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What is a Group of Falcons Called?

Falcons belong to the Falco genus, which includes about forty different species of raptors. These birds of prey are found in various habitats on every continent except Antarctica. Falcons are well-known for their impressive flying abilities, characterized by high-speed flight and agile maneuvers in the air.

Although falcons are usually solitary birds, they sometimes fly together in groups, especially when they use rising air currents called thermals to stay in the sky. When people spot these groups of falcons, they often call them a “Kettle.”

Other common collective nouns for falcons

Cast

Bazaar

Soar 

Tower

Eyrie

Flight

Brood

Eyass

Stooping Up

Ringing Up

Falcons are often confused with hawks, but you can tell them apart by looking at their wing and body shapes while they’re flying. Falcons generally have smaller bodies but longer wings than hawks.

Like other birds of prey, falcons hunt and eat other animals, swooping down from above to catch their unsuspecting prey. What sets falcons apart is their ability to capture even flying prey, including birds much larger than themselves. They typically go after ducks, pigeons, gulls, and shorebirds, but they can even tackle larger birds like geese and sandhill cranes. Falcons are also known for stealing food from other raptors mid-air.

When it comes to groups of peregrine falcons, they have exceptional eyesight and can dive at speeds of up to 200 miles per hour. Despite being solitary by nature, they occasionally form loose groups when riding thermals. These groups of peregrine falcons are typically called “Kettle.”

Other collective nouns used for groups of peregrine falcons include “Bazaar,” “Eyrie,” “Stooping Up,” “Ringing,” and “Tower.” Male peregrine falcons are called “tiercels,” and females are simply referred to as “falcons.” They are sometimes raised in captivity and used in falconry, a hunting sport. The peregrine falcon population saw a decline due to the pesticide DDT but has since rebounded, partly thanks to conservation efforts.

When it comes to baby falcons, they usually nest in high places like trees, cliffs, or even skyscrapers in urban areas. There isn’t a specific term for a group of baby falcons, but people often call the family of falcons a “nest of falcons.” Female falcons lay around four eggs and incubate them for a bit over four weeks. Once the chicks hatch, they eat small pieces of meat until they’re ready to leave the nest, which usually takes about five to six weeks. After leaving the nest, young falcons stay with their parents for a few months to learn how to hunt and feed before becoming independent.

Falcons are known for their monogamous mating behavior. When they pair up for life, there isn’t a special name for these couples; they are simply referred to as “a pair of falcons.” These falcon pairs are territorial during the breeding season and build their nests at least a kilometer apart. If one of the pair dies during the breeding season, their nest is often abandoned, but female falcons may find a new mate to help raise their young.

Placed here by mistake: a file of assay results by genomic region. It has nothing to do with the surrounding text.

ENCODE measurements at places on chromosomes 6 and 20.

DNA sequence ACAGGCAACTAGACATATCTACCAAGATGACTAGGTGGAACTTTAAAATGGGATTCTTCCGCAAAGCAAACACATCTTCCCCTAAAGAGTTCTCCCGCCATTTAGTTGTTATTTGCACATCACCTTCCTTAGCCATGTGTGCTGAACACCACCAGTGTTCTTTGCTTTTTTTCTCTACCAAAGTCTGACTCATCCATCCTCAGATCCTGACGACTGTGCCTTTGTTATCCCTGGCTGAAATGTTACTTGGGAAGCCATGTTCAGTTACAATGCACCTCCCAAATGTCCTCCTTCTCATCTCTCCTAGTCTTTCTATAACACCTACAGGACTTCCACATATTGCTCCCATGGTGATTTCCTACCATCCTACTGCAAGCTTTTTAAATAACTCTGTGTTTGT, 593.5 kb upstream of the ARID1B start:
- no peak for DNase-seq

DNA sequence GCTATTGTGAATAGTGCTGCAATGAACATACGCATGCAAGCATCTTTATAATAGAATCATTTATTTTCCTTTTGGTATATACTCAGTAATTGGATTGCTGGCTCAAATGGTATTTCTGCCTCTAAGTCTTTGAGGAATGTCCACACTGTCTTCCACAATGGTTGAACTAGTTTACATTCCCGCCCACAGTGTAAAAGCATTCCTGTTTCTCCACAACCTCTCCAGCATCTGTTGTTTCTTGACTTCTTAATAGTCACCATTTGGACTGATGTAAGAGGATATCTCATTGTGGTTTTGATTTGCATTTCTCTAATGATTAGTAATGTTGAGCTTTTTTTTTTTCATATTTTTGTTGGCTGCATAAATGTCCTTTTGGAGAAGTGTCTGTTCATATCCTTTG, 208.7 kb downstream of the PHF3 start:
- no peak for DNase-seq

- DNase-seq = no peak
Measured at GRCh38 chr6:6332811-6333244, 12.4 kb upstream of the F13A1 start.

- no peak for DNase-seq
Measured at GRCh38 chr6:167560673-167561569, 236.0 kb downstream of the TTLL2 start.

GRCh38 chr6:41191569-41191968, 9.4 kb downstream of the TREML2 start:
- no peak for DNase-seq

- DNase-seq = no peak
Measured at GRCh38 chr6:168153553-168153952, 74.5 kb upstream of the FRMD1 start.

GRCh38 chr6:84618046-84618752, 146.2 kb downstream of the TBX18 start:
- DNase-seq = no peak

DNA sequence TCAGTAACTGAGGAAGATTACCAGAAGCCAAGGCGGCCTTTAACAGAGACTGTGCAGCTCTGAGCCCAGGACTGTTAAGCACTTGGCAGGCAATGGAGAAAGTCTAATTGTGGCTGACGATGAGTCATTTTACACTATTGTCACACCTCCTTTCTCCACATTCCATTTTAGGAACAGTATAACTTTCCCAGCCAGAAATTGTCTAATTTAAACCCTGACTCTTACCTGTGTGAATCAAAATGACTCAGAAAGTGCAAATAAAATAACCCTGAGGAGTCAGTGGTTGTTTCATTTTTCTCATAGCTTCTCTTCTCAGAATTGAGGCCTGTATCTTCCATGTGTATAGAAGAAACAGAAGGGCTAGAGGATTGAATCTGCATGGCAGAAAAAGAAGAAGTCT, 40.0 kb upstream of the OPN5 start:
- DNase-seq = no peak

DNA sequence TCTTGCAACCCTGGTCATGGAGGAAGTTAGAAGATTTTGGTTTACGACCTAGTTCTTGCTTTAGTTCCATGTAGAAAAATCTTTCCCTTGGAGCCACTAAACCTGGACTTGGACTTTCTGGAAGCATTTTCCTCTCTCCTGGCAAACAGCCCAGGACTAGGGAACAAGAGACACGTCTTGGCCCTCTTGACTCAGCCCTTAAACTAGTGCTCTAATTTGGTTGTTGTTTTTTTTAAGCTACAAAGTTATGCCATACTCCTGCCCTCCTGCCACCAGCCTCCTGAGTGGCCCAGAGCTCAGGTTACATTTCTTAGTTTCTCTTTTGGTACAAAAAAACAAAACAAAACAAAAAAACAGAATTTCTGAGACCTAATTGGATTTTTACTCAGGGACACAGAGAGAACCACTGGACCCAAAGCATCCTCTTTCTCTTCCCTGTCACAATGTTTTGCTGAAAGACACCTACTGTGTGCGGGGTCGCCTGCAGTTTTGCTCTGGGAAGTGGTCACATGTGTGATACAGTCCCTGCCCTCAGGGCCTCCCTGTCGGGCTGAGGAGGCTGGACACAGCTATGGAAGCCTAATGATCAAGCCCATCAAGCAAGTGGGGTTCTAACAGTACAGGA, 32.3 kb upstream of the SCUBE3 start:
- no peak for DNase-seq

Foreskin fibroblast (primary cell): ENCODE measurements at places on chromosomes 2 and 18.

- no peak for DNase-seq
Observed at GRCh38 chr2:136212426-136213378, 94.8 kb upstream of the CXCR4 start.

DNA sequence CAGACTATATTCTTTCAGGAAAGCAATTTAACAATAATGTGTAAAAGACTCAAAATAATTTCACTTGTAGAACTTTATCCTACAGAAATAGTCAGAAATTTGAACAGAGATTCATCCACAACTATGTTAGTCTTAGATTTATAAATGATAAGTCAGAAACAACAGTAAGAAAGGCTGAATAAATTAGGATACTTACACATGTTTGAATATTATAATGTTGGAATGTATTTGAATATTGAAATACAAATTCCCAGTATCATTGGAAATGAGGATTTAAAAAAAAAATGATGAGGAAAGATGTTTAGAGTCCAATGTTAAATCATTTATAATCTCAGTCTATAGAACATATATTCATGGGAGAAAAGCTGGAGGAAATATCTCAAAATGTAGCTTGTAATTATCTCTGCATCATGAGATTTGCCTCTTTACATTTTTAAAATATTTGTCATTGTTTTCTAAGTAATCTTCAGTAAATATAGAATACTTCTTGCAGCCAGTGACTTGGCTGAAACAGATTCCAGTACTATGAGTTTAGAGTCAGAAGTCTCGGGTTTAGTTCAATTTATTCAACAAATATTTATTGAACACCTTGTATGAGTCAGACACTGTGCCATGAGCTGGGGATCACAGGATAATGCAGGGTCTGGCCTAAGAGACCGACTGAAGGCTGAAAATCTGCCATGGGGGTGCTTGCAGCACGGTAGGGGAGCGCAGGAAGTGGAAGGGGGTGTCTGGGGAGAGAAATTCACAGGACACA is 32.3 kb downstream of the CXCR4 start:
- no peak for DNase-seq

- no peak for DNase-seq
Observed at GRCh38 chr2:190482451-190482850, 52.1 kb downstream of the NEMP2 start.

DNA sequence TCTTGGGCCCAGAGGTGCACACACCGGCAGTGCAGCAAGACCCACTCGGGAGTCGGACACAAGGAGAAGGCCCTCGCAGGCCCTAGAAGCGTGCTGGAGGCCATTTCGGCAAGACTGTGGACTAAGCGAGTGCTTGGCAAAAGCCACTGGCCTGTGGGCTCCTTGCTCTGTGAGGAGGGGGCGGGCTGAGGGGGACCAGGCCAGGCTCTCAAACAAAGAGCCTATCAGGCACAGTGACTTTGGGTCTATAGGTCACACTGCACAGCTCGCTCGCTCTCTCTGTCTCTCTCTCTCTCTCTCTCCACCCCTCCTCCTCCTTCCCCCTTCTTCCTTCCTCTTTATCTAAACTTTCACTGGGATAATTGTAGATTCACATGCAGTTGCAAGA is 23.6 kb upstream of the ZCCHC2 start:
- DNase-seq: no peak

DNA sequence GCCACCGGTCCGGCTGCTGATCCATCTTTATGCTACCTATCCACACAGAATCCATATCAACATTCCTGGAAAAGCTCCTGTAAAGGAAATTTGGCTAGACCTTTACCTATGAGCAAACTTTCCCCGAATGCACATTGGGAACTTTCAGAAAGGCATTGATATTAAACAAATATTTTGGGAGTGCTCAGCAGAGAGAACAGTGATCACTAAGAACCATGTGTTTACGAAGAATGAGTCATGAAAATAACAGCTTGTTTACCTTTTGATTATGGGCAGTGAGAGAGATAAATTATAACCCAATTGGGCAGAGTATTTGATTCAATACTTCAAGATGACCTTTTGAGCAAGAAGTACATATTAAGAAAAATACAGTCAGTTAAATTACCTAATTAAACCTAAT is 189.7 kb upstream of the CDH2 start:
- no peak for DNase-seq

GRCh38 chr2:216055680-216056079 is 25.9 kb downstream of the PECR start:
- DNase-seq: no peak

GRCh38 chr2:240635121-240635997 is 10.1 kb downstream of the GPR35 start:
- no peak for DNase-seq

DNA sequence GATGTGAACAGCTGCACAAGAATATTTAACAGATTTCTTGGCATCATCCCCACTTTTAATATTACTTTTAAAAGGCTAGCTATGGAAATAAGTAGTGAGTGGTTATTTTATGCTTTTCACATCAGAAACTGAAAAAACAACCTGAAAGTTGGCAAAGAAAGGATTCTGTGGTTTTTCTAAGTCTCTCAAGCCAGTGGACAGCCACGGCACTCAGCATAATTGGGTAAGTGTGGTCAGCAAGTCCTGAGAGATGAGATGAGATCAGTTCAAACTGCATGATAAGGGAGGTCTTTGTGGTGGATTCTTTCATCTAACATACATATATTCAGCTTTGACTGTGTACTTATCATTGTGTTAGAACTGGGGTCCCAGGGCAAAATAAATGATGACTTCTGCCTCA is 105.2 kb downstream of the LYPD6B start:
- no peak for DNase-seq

Do Falcons Fly Together in Groups?

Falcons aren’t known for flocking together in groups like some other bird species. They mostly live sary lives, much like other birds of prey. However, there are occasions when you might see falcons flying in groups.

During the few months when falcons are courting, nesting, and raising their young, they form temporary family groups consisting of about five or six birds. These family flocks don’t stay together for long. After the breeding season, they go back to hunting on their own.

Falcons also come together in groups during migration. Birds of prey, including falcons, create what’s called a “kettle” during migration. They follow the same migration routes, which often have thermal updrafts that help them travel efficiently over long distances.

These kettles form in narrow sections of airspace where these updrafts occur. The raptors catch these updrafts and circle upward, creating a swirling group of birds. While it may look like they’re flocking, they’re not working together in the way bird flocks typically do.

Do Falcons Migrate?

Yes, many falcons migrate annually, flying from their breeding areas to places where they spend the winter. For example, peregrine falcons can migrate more than 3,700 miles, and the record distance for a peregrine falcon’s migration is over 6,600 miles.

Male falcons usually migrate farther than females, sometimes traveling as far as South America. Female falcons, even though they’re often larger than males, typically stop migrating once they reach Central America.

Falcons tend to return to the same areas for both their wintering and breeding locations. Both male and female falcons have large hunting territories within these areas and tend to be territorial within those territories.

I'm Nauman Afridi, the bird enthusiast behind Birdsology.com. My lifelong passion for birds has led me to create a space where fellow bird lovers can find valuable insights and tips on caring for our feathered friends. Professionally, I'm a brand strategist and digital marketing consultant, bringing a unique perspective to the world of bird care. Whether you're a novice or an experienced bird owner, Birdsology.com is designed to be a welcoming community for all. Feel free to explore, and reach out if you have any questions or just want to chat about birds.
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